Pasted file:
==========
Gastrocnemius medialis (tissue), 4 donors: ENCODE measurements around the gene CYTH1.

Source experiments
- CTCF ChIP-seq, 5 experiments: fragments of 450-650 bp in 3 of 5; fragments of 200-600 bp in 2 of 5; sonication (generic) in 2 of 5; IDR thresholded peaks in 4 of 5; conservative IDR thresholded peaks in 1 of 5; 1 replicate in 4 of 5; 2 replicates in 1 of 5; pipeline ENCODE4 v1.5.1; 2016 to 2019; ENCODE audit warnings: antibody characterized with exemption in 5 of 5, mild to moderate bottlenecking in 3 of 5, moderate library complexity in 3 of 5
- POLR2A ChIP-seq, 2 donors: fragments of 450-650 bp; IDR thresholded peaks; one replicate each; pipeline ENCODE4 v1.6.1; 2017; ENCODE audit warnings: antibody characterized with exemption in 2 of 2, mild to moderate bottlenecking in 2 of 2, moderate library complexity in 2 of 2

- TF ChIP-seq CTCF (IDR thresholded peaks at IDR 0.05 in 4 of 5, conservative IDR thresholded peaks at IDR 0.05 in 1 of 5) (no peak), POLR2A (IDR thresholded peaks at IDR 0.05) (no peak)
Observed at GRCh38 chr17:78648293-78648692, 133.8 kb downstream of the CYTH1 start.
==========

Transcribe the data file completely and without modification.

Gastrocnemius medialis (tissue), 4 donors: ENCODE measurements around the gene CYTH1.

Source experiments
- CTCF ChIP-seq, 5 experiments: fragments of 450-650 bp in 3 of 5; fragments of 200-600 bp in 2 of 5; sonication (generic) in 2 of 5; IDR thresholded peaks in 4 of 5; conservative IDR thresholded peaks in 1 of 5; 1 replicate in 4 of 5; 2 replicates in 1 of 5; pipeline ENCODE4 v1.5.1; 2016 to 2019; ENCODE audit warnings: antibody characterized with exemption in 5 of 5, mild to moderate bottlenecking in 3 of 5, moderate library complexity in 3 of 5
- POLR2A ChIP-seq, 2 donors: fragments of 450-650 bp; IDR thresholded peaks; one replicate each; pipeline ENCODE4 v1.6.1; 2017; ENCODE audit warnings: antibody characterized with exemption in 2 of 2, mild to moderate bottlenecking in 2 of 2, moderate library complexity in 2 of 2

- TF ChIP-seq CTCF (IDR thresholded peaks at IDR 0.05 in 4 of 5, conservative IDR thresholded peaks at IDR 0.05 in 1 of 5) (no peak), POLR2A (IDR thresholded peaks at IDR 0.05) (no peak)
Observed at GRCh38 chr17:78648293-78648692, 133.8 kb downstream of the CYTH1 start.